A lock of Second Captains World Service hair (probably Ken's)...
It was an utterly brilliant weekend of rugby, with huge wins for Leinster and Munster, and a host of heroes and villains. If Jacob Stockdale had touched the ball down when already over the try-line, or if Tadhg Beirne hadn't ensured he got the ref's attention to an off-the-ball incident, both Ulster and Edinburgh might have semi-finals to look forward to. We ask Shane Horgan if he's ever hammed it up... and if he's ever dropped the ball over the try-line. Plus there's Ross Byrne's platoon moment, Mayo fans in tears in March, Dan Leavy's injury nightmare, and the morals of diving.
Liverpool's late win over Spurs at Anfield didn't show either side at their very best - but it sure as hell gave everybody a lot to talk about. Why do we always praise and criticise players and performances based on how they end? When is the right time to pass in front of goal? Who should be the Player of the Year? Jonathan Wilson joins us to explain the difference between bottling and choking and which of Liverpool and Manchester City are more likely to fall victim to either phenomenon in the coming weeks. And Kieran Canning talks to us about yesterday's Old Firm game in which Steven Gerrard's hotheads were played to perfection by Celtic's troll king, Scott Brown. Plus there's Kop sucking another one in, Salah on Salah, Bill Hicks, Philip Larkin, l'il Grizou and FAI to infinity.
Richie Sadlier on Mick's joyful football and fan free will, Ken on Ole (the only choice, James McClean's scary Irish Identity Test, Irish woman in AFLW Grand Final and Champions Cup QF AHOY!
In the history of totally daft weeks in Irish football, this one would have to rank pretty high - and we still have plenty of drama to come on and off the field. As John Delaney retires from his role as Chief Executive of the FAI, for a newly-created role as Executive Vice-President, we ponder what this all means for the balance of power in the association. Is this tantamount to a demotion for Delaney, or will he continue to be the main power-broker? We speak to Mark Tighe of the Sunday Times, who has done so much brilliant work to reveal this story, on how it went to press, the reaction, and the drama of a high court injunction mere hours before your story is due to go to press. We're also chatting to former Ireland international Damien Delaney on Ireland's short-comings on the field on Saturday night, and why we can't use conditions as an excuse for a pretty terrible first performance of Big Mick's new era. Plus there's Statement No. 7, teleportation devices, John The Baptist, and Sergio Ramos.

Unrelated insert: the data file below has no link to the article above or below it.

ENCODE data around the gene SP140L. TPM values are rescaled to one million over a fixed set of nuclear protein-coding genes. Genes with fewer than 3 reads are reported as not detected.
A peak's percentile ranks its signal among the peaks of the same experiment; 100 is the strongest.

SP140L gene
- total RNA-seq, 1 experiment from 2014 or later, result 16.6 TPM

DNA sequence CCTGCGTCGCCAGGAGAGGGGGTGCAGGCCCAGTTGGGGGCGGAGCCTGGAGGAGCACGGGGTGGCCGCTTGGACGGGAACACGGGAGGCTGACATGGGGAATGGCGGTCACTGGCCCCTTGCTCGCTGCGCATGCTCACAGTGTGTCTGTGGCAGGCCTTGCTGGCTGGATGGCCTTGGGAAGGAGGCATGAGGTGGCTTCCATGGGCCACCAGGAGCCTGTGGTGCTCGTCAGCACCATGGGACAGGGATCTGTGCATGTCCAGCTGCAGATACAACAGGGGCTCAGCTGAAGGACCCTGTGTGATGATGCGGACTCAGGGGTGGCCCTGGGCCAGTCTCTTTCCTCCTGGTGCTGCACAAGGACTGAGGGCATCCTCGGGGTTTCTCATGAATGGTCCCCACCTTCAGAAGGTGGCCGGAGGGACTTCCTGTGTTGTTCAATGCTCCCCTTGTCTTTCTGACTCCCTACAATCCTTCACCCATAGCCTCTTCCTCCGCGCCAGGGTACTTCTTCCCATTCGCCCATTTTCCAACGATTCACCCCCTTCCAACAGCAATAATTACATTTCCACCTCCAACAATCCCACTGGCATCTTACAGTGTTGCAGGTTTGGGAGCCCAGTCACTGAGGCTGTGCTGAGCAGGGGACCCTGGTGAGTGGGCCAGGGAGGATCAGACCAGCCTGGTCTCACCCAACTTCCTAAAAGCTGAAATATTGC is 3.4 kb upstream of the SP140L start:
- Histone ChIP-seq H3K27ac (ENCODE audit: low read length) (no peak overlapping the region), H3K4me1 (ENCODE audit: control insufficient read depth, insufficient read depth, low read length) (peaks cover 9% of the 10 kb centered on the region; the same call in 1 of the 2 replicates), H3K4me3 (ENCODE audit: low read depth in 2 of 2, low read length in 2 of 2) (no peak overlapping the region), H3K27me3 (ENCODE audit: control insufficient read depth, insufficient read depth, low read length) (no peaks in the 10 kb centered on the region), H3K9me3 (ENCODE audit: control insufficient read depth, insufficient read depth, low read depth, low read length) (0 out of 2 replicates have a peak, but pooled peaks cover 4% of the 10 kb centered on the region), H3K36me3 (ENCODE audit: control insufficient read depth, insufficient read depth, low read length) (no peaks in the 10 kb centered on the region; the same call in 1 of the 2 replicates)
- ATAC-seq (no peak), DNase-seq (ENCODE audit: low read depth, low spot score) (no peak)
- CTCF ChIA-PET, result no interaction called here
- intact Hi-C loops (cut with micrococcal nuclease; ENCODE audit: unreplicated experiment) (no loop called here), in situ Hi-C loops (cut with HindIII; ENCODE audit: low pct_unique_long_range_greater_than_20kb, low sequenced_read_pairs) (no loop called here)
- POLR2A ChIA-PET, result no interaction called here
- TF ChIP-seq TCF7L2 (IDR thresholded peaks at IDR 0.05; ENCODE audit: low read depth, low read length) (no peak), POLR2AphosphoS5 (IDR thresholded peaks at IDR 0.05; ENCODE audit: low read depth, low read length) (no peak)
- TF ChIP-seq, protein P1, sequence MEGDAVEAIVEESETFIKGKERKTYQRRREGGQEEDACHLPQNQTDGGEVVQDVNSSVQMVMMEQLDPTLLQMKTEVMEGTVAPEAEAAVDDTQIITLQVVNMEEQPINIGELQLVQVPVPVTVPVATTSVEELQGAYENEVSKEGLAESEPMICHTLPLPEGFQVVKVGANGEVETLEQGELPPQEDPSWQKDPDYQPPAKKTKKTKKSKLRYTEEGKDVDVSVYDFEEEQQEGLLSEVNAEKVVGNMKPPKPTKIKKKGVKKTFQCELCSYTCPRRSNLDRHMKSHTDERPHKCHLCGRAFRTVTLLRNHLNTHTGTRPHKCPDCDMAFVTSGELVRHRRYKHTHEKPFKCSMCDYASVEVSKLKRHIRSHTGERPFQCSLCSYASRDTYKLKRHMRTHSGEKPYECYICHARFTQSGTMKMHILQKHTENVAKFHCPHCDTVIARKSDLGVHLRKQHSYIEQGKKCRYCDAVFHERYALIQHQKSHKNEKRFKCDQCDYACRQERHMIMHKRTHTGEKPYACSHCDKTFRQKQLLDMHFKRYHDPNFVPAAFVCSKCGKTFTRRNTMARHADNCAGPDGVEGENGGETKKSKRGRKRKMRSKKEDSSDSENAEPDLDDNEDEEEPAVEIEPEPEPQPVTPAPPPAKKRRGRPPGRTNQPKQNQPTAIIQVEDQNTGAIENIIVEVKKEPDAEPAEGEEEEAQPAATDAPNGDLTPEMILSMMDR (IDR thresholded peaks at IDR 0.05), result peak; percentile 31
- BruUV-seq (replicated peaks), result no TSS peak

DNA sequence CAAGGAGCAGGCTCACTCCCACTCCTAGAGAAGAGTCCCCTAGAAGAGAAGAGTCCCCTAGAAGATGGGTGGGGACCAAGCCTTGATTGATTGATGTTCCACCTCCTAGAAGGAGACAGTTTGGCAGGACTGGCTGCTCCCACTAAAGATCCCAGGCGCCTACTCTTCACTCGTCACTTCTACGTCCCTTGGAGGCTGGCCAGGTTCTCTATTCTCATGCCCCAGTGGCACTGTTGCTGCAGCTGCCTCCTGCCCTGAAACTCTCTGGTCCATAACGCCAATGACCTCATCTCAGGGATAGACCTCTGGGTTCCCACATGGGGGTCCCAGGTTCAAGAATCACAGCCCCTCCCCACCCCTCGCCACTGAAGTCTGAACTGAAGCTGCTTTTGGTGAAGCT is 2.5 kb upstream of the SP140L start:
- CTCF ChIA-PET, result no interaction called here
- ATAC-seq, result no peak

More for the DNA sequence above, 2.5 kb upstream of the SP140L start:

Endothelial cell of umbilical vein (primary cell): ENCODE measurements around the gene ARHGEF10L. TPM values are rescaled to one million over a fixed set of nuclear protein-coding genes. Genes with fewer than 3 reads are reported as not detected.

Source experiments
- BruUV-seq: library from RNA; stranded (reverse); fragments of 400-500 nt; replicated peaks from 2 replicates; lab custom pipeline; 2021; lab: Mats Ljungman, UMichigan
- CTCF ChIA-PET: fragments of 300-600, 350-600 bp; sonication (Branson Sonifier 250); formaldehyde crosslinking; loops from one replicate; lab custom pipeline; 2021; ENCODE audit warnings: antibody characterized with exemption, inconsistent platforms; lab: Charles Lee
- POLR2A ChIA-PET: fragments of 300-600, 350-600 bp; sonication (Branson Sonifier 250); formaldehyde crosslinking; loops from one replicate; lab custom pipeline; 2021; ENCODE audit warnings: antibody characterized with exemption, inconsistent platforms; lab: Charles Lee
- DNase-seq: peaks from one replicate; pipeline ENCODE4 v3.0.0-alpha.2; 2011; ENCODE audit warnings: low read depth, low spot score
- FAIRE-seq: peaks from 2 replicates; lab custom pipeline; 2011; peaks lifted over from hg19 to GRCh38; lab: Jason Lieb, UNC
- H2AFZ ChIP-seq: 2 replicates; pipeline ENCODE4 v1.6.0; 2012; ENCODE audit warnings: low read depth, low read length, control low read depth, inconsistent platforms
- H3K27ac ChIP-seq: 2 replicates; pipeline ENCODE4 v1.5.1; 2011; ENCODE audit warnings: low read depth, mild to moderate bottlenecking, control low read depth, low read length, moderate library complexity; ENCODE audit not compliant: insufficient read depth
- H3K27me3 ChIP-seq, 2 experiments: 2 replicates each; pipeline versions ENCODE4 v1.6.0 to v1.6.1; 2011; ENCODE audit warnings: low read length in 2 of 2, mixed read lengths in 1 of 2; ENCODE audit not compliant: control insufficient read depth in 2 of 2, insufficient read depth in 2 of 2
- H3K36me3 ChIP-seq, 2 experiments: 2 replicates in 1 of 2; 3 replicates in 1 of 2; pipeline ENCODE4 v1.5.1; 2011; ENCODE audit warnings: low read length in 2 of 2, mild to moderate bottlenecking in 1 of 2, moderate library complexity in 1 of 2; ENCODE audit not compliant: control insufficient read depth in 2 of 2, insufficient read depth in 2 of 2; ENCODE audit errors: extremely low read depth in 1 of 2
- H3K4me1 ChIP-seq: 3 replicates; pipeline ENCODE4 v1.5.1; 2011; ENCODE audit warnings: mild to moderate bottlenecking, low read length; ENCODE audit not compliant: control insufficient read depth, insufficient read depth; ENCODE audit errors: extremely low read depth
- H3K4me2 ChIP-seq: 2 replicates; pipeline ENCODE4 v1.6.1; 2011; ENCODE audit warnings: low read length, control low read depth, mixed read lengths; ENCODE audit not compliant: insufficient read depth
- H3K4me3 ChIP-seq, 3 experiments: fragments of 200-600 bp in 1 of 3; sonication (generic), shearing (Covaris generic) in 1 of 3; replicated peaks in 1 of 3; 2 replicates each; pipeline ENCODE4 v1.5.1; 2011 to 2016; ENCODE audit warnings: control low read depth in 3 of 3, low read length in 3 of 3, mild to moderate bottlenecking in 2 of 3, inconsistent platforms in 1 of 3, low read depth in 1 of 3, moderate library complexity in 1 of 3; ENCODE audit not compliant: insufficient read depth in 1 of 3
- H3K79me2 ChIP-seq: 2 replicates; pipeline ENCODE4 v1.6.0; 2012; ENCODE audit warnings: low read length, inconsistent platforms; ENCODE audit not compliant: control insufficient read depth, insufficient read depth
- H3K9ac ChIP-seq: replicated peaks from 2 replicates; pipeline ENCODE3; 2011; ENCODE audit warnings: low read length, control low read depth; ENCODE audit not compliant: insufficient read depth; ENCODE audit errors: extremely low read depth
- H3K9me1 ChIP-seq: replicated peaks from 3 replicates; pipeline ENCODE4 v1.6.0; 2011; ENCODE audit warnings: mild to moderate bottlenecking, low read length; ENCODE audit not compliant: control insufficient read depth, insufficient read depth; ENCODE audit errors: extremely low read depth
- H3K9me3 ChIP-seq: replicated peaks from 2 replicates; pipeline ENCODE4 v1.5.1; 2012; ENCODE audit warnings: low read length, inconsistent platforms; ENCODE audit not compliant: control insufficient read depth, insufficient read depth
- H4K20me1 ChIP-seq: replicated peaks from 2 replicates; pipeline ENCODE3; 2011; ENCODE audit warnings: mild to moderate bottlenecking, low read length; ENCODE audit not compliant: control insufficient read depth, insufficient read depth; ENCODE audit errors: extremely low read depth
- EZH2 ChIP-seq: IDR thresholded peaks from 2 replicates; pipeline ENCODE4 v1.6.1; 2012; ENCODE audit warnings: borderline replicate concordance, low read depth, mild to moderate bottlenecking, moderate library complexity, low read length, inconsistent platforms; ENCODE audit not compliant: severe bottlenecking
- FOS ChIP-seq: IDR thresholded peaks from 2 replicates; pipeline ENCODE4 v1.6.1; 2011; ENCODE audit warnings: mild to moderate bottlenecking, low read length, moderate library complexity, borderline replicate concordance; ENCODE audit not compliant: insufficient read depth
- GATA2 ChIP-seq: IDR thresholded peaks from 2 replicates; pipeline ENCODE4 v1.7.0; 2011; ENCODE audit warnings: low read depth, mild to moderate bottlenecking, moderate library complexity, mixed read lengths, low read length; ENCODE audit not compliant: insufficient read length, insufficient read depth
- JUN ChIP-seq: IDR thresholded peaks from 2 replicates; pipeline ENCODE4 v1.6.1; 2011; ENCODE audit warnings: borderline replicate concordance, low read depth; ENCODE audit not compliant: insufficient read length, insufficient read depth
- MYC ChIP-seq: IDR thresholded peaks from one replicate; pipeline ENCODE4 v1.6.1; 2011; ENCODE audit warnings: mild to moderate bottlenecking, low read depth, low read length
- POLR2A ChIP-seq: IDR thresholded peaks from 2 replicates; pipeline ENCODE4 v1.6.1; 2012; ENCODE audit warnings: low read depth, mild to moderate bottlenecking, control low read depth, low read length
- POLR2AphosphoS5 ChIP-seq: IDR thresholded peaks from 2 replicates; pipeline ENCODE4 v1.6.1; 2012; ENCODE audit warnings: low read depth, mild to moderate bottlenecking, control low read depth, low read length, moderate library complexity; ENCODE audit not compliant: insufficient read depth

A taste of the Second Captains world service this week
Ireland have had a miserable spring, and the scale of the 25-7 defeat to Wales on Saturday could hardly be over-stated. Why do the players lack composure? What has happened their skillset? Why are they so poor at comebacks? Is it time for a major overhaul of the game-plan? Gerry Thornley of the Irish Times and Mattie Williams try (12.50 mins) and take stock of where we are after two really depressing defeats at either end of the tournament. Is Joe Schmidt burnt out? Does he need help from outside the group, and have we, in fact, become a bad team overnight - we try and supply some answers. Ken gives his reaction (6.15 mins) to the news over the weekend that John Delaney loaned the FAI €100,000 of his own money to solve a short-term cash-flow problem in the association. Plus there's Owen Farrell's Jedi mind trick, Corofin's All-Ireland final brilliance on St Patrick's Day, and Eoin reheats a McTepid Take first aired while under the influence...
A taste of whats on the Second Captains world service this week...